In 2016 the Republican party had a chance to put in place their agenda of less government spending, lower taxes, an embrace of freer trade, and economic competence. Part of it was good timing – the recession’s impact had waned, and the economy looked to do well regardless of who was in charge. Also, many saw Hillary Clinton as burdened by the past. A good number of Americans felt it was time to give the GOP a chance.
An undercurrent of all this, of course, was the seething discontent of the lower middle class. These are people harmed by out-sourcing, earning less than their parents, and seeing few opportunities. For twenty years this class has grown. Disproportionately white and uneducated, they had done well in the post-WWII economy. After 1945 life was good for well trained professionals, business leaders, and uneducated workers willing to put in the effort. Indeed income disparities became less from 1945 to 1980, as unions represented the interests of these workers.
Since 1980 the economy has shifted against the working class. Unions have dissipated, hated by even those whom they served. The educated “elite” – professionals at all levels – have managed to maintain their standard of living. Working class folk have not; jobs have left the country and despite low cost goods from China, a kind of hopelessness has spread. The Republicans hoped they could be the solution.
The argument: Democrats no longer represent the workers. Instead they represent special interests – minorities, immigrants who take the few jobs remaining, and the professional elite of educators, bureaucrats and white color workers. The GOP would now be the party of the workers by bringing back jobs, and shifting power away from the professionals and back to the workers. It was a seductive message, inducing many long time Democratic voters in places like Michigan and Wisconsin to shift their allegiances.
Donald Trump seemed a flawed but effective face of this movement, speaking to working class concerns while eschewing the angst of politically correct discourse. He’d be crude and offensive, but that was what the masses wanted – someone to thumb their nose at the way in which the culture had shifted in the last 30 years. Republicans like Jeff Sessions of Alabama saw in Trump a vehicle to undermine the culture shift of the past generation, to wrestle power from the professional elite and give it back to both workers and the conservative base of the GOP. Sure, Trump would have to be controlled, but he represented the kind of change that mainstream Republicans had been unable to generate.
That now lays in tatters.
The marriage of Republican policy to working class concerns was always a stretch. While talking the talk of defending workers, the party has historically sided with big business and big money. Trump, like Pat Buchanan twenty years earlier, shifted the rhetoric, but couldn’t shift the party.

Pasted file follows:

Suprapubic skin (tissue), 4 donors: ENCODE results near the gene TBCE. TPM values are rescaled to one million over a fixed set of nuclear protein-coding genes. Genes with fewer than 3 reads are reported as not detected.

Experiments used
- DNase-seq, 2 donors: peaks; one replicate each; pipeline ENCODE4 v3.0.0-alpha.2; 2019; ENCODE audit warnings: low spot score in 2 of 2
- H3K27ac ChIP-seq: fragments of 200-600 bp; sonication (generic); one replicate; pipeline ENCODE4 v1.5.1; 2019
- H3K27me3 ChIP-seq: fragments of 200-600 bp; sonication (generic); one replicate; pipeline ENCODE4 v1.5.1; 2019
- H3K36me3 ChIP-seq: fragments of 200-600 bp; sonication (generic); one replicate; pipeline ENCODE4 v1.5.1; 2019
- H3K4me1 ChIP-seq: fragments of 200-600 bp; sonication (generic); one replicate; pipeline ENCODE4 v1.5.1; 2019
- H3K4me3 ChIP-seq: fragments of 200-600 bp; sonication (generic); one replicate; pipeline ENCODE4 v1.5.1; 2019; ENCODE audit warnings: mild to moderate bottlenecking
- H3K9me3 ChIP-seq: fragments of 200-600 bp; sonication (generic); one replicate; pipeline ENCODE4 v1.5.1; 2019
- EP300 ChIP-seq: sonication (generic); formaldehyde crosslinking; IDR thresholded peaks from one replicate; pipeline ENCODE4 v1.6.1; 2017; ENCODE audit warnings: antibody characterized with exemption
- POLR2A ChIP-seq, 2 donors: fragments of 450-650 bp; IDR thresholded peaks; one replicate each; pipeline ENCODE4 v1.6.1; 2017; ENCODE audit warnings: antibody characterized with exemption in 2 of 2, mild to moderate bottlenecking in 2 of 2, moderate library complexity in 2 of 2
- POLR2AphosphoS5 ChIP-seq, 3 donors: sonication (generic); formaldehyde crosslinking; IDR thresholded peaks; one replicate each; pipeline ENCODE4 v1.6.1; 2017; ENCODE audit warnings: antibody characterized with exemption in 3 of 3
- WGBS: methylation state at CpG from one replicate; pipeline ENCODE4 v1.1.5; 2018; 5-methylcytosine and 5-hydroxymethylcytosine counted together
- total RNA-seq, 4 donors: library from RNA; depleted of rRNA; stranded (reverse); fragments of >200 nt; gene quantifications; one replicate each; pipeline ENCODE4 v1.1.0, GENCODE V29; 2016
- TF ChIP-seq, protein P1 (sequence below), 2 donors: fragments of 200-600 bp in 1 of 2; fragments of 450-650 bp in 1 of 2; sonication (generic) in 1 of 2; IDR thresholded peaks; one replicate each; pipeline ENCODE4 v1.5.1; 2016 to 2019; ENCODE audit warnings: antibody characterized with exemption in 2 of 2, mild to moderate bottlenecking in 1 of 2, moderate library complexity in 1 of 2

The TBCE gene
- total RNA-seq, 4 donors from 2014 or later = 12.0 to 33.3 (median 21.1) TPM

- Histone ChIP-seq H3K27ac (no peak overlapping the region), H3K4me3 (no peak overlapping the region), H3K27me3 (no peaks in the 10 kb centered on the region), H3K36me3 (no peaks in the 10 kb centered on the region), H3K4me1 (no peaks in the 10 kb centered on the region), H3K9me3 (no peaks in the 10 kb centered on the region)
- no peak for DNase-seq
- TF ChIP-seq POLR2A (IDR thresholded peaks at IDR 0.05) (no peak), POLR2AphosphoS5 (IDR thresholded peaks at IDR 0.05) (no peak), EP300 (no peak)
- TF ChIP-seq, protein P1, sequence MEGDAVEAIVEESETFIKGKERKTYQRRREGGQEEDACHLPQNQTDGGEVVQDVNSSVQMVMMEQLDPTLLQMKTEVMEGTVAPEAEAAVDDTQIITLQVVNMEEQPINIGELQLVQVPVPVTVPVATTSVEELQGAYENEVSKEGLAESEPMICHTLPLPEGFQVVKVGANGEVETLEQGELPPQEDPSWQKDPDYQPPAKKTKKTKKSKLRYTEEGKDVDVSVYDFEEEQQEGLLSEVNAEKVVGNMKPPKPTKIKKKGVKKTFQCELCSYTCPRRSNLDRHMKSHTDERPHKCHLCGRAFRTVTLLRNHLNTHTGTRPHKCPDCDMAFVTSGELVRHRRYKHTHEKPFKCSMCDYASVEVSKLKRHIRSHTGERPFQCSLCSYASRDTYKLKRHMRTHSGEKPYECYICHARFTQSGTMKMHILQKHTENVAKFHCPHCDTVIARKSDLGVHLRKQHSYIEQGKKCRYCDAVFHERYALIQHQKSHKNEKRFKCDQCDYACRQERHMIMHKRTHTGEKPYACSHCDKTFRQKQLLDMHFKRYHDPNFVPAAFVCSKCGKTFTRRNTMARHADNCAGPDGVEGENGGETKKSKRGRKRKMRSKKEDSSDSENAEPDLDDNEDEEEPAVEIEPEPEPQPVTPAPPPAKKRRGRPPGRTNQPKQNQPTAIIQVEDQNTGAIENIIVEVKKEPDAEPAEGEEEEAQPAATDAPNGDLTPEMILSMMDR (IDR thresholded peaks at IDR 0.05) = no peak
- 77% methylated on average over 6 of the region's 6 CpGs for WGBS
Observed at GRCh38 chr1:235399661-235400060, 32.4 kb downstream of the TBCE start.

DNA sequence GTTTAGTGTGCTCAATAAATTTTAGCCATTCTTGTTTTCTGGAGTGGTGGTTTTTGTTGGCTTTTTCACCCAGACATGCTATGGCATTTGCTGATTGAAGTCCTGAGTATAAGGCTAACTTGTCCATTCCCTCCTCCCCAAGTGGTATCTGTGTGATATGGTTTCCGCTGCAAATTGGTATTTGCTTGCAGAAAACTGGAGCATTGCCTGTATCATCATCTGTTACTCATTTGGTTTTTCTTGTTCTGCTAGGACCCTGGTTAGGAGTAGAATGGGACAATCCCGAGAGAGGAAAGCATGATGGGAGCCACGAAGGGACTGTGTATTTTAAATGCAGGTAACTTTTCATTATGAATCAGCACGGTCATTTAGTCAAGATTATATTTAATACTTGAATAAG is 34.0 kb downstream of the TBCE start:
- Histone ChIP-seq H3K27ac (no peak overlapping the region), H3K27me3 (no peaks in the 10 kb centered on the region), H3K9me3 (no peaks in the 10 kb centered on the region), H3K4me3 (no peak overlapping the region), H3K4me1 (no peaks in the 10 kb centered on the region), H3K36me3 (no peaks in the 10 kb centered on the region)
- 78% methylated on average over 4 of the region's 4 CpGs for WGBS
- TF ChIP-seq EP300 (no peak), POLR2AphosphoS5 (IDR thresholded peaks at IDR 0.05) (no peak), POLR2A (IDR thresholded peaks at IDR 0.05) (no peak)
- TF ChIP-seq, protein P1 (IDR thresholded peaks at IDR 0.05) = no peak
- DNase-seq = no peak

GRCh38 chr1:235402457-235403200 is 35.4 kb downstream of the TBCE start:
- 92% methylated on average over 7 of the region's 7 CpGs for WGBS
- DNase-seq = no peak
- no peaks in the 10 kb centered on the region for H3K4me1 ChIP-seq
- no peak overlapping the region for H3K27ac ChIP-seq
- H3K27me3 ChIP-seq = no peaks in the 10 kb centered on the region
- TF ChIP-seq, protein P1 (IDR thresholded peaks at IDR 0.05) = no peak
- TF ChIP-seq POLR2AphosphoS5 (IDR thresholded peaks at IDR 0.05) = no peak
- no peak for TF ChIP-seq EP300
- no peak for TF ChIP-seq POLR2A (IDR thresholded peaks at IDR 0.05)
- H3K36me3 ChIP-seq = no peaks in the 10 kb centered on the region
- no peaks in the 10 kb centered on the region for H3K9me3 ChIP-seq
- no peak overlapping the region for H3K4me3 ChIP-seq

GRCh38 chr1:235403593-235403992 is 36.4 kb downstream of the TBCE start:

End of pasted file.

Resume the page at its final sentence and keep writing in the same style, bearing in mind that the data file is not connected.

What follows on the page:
The Trump Presidency, however, has proven deadly to the Republican party. Unless something changes they could lose their majority in both houses (no small feat, given how few Republicans are up for re-election in the Senate) and set up a 2020 election that might be a tidal shift to the Democrats. What happened?
Simply: Donald Trump proved be far more volatile, uncontrollable and erratic than most Republicans expected. They thought that the “never-Trump” rhetoric was a bit over the top, that once in office the desire to succeed would lead Trump to listen and follow their lead. Instead, he battled from the beginning with his own party, including early supporters like Attorney General Jeff Sessions.
Instead of being a Ronald Reagan like icon of a new era of GOP activism, Trump became poison even to the GOP agenda. Free trade was replaced by tariffs, tax cuts were not accompanied by spending cuts, creating a massive increase in the federal deficit. Obamacare was neither repealed nor replaced, and as we head to the 2018 election the news of of scandals – collusion with Russia, affairs (including one with a porn star while his child was young) – fly about. Add to this a drama about the future of the special prosecutor which finds Democrats gleefully watching as Republicans attack each other, and no one can say the GOP is in good shape.
Paul Ryan’s retirement is more than a canary in a coal mine. It is a screeching alarm.
Unless the Republican party decides to exorcise this failed President from their party, they will go down with him, and the hope of showing Americans a new path based on limited government and fiscal responsibility will be seen as a rhetorical pipe-dream. Sure, they ran on that, but they never intended to do it. Unless the Republican party rises up against their leader – who is really an usurper damaging the GOP as well as the country – the Democrats look set to have two of their best election cycles ever.
Since I tend to support Democrats, one might think that this would please me. It doesn’t. We need two strong parties with viable differences to allow us to debate, discuss, experiment and compromise. When one party’s best visions are blighted by an incompetent leader, it hurts all of us.